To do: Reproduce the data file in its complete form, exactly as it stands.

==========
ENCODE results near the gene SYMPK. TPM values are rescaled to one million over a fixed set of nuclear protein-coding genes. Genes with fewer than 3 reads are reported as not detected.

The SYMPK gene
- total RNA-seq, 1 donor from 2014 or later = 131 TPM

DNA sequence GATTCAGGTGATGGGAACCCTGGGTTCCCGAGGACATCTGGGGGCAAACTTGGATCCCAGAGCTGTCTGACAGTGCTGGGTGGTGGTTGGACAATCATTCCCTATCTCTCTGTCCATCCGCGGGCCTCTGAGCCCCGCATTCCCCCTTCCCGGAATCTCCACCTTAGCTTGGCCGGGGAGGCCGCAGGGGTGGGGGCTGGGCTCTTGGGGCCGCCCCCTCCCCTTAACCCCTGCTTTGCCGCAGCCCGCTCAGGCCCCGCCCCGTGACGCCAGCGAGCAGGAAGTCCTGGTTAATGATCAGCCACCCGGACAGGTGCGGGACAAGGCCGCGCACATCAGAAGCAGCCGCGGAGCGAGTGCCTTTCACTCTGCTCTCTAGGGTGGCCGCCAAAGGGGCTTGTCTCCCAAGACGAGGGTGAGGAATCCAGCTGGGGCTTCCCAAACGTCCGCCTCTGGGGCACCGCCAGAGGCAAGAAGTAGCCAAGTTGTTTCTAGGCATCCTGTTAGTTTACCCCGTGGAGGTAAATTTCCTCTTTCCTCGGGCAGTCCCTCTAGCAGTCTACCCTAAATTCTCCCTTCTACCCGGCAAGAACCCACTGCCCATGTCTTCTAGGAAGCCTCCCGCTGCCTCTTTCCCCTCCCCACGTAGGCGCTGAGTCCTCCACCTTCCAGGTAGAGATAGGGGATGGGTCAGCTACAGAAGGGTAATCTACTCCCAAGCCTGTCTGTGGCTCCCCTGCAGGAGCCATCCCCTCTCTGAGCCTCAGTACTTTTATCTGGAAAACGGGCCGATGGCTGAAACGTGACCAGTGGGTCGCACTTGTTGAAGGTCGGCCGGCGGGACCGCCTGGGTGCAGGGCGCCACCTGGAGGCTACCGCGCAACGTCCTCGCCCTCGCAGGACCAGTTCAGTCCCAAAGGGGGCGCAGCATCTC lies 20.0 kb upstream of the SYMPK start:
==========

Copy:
ENCODE results near the gene SYMPK. TPM values are rescaled to one million over a fixed set of nuclear protein-coding genes. Genes with fewer than 3 reads are reported as not detected.

The SYMPK gene
- total RNA-seq, 1 donor from 2014 or later = 131 TPM

DNA sequence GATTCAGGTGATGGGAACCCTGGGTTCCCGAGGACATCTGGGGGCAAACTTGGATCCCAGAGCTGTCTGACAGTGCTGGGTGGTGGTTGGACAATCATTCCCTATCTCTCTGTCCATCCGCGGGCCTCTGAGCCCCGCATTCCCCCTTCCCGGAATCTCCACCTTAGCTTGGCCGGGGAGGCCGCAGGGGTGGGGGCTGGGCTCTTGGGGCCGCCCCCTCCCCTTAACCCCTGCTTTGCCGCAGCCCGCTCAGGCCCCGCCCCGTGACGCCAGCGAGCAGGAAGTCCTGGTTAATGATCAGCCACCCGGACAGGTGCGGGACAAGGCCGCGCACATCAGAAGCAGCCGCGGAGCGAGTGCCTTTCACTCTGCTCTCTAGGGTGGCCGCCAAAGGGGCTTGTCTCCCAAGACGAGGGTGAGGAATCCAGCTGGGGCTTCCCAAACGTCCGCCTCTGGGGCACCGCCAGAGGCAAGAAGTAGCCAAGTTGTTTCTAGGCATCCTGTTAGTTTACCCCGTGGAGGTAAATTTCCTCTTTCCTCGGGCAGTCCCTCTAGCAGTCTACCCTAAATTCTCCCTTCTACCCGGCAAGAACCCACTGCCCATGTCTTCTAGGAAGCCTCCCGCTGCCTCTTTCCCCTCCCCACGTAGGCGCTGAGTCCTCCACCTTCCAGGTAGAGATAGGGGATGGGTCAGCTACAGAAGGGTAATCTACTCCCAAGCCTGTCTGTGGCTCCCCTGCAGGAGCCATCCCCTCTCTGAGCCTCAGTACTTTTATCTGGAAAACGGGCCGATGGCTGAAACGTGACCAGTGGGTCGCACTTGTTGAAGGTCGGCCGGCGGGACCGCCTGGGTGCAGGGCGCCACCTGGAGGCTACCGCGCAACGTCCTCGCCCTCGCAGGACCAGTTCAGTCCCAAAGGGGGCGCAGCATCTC lies 20.0 kb upstream of the SYMPK start: